It’s easy for Jews to identify their enemies, but not necessarily their friends, and this is because of shifting ideological, political, and faith-based allegiances. Most secular Jews blame the rising tide of antisemitism on white supremacists or right-wing extremists but can’t accept the fact that many of their progressive compatriots hate Jews just as much, if not more so, despite outwardly decrying the evils of racism and haranguing others about equity and inclusion. In their minds, it just can’t be.
By the same token, those who pronounce evangelical support for Jews and Israel irreproachable are often blind to conversionary agendas intended to seduce Jews to avodah zarah (strange worship).
Clearly, some want to crush the Jewish body while others seek to destroy the Jewish soul.
For some, the proliferation of physical and spiritual threats feeds a sense of bleak alienation and existential angst. For others, it fortifies the resolve to accentuate the strength of Jewish faith, heritage, and national identity, and to forge the clarity of vision necessary to combat our detractors and establish true friendships.
I experienced such a moment of clarity during the last days of Pesach.
The route to our shul is a few miles long, but the synagogue has a good vibe, a warm rabbi and rebbetzin, and a welcoming congregation. As I was walking on the seventh day of the festival, however, I slipped on gravel from a nearby construction site and fell hard. One foot got caught in a divot in the road and remained stationary while the rest of my body rolled the other way. When I came to rest on the left side of the road, I realized I was injured and couldn’t stand up without assistance. I was about a mile from the shul but couldn’t even walk a few feet. As it was the holiday, I had no phone with which to dial 911.
A non-Jewish gentleman going in the other direction, though, happened to see me fall and rushed over to help. He said, “dude, are you alright?” And I replied, “no, I don’t think I am.” He saw me try to stand only to topple over and said he wouldn’t leave me sitting there in the road. He asked where I was going, and I told him; and knowing where the synagogue is located, he also knew there was no way I could make it there on my own. So, without my even having to ask, he helped get me to shul (in a halakhically acceptable manner).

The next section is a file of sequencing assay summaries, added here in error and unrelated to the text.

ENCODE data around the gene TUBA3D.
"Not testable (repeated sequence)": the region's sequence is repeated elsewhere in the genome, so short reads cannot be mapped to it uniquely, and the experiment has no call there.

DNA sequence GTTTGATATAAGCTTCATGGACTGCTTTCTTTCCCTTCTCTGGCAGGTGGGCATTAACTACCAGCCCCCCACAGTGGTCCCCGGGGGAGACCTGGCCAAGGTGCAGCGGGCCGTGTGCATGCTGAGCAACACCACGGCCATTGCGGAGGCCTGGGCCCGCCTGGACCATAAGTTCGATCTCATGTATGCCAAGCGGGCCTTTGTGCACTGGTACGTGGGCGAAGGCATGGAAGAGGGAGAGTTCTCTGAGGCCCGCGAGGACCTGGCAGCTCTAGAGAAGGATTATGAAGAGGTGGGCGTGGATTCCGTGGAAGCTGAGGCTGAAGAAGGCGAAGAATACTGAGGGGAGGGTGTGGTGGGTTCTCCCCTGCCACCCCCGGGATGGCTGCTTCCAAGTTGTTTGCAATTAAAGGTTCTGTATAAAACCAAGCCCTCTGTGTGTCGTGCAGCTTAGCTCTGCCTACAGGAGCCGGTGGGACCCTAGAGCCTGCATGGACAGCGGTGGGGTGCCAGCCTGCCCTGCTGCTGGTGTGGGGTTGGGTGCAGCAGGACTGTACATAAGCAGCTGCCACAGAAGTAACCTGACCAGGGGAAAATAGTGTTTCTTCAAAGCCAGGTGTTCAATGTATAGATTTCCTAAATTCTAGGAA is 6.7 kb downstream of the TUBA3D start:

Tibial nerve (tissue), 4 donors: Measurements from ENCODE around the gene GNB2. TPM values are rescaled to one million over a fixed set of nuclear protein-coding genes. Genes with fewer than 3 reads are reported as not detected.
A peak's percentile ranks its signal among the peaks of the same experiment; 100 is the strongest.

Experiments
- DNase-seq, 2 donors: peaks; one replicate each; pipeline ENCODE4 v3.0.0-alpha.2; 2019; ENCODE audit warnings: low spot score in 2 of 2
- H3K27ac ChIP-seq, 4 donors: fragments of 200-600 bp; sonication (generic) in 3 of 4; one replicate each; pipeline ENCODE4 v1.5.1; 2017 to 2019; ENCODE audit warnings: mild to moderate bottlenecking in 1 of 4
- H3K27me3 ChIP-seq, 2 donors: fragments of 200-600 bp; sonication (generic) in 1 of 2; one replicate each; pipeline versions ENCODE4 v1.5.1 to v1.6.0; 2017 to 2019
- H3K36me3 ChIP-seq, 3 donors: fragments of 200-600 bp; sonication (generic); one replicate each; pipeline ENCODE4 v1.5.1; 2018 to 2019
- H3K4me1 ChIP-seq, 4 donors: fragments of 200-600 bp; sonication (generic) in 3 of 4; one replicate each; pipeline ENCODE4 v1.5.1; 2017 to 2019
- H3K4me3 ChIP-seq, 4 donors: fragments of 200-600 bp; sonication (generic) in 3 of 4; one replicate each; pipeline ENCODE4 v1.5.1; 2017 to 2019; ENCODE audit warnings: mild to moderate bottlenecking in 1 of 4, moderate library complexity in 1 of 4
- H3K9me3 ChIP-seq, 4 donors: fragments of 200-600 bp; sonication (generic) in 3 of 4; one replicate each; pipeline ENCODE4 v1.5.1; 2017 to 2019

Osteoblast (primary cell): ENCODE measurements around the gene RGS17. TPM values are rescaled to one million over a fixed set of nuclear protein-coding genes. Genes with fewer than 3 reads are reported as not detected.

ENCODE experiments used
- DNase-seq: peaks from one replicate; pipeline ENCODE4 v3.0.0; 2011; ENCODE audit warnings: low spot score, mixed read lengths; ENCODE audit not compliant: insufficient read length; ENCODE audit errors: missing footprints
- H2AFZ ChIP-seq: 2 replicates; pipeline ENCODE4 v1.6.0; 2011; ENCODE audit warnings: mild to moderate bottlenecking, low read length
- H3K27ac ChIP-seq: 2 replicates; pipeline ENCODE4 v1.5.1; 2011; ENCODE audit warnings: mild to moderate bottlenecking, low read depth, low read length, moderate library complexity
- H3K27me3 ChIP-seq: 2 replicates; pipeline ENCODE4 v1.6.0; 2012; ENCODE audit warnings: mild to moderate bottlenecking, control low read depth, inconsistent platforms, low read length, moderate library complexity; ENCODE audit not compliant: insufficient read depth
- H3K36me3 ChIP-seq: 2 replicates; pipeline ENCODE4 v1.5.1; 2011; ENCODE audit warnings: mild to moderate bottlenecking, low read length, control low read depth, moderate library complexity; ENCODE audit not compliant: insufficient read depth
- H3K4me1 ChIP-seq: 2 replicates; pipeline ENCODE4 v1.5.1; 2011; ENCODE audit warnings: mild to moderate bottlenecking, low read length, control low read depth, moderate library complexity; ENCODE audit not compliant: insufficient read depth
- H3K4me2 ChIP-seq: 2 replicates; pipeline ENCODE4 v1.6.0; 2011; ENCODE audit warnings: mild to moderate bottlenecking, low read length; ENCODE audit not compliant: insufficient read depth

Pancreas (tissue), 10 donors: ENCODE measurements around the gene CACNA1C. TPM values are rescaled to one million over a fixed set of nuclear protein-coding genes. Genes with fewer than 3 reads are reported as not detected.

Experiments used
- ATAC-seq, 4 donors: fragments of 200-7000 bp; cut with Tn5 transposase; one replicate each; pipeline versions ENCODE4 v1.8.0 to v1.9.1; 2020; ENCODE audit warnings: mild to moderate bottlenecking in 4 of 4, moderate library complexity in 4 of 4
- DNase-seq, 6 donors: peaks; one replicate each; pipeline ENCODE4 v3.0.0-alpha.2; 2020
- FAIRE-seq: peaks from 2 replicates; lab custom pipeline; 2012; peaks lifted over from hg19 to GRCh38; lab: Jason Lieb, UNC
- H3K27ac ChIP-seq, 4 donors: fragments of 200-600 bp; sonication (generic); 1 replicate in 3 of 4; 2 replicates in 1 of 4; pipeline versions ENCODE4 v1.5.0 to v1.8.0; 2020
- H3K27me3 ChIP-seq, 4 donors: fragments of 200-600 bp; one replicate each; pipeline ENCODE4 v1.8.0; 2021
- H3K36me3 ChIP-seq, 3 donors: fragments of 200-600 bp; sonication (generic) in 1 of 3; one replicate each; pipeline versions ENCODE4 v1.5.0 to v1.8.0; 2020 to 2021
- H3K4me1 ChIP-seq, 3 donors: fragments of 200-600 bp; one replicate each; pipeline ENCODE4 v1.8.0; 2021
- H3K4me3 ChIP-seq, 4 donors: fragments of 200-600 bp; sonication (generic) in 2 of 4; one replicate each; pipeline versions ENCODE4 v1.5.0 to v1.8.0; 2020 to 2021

On the way there, he told me his name was Ed and he asked why I was walking such a distance wearing a jacket and tie on a warm day. So, I told him that Jews who walk to synagogue on Shabbat and the holidays do so regardless of the weather. His response was, “that’s so cool, I really admire that.” He then talked about the importance of belief and loyalty to faith in a way that suggested he was Pentecostal (though he didn’t exhibit any evangelical fervor) and he said he admired Jews for their unique relationship with G-d. What he didn’t do was trivialize Jewish observance or seize the moment to proselytize, which in my experience often happens with evangelical Christians.
When we got to the shul, he helped me to the door and asked whether I wanted him to wait with me until the rabbi arrived. I thanked him and said it wasn’t necessary. The rabbi entered a few minutes later, saw the shape I was in, and said I should go to the hospital. He was right and I suppose I should have gone immediately. But I’m the leyner (Torah reader) and also stubborn, so I stayed longer than I probably should have, davened, and read the Torah portion for the seventh day of Pesach, after which I was taken to an emergency care facility.
Despite the injury (which sidelined me from shul for the next few weeks and didn’t fully heal until Shavuot), my interaction with Ed was eye-opening for two reasons. First, he was in the right place at the right time on a day when, as he told me, he normally would not have been going down that road. Some might call his presence coincidental, though others might call it Hashgacha Pratis (Divine Providence). Second, his reaction when I explained about walking to shul – without any effort to patronize or evangelize – suggested a purity of spirit not often seen in today’s divisive society.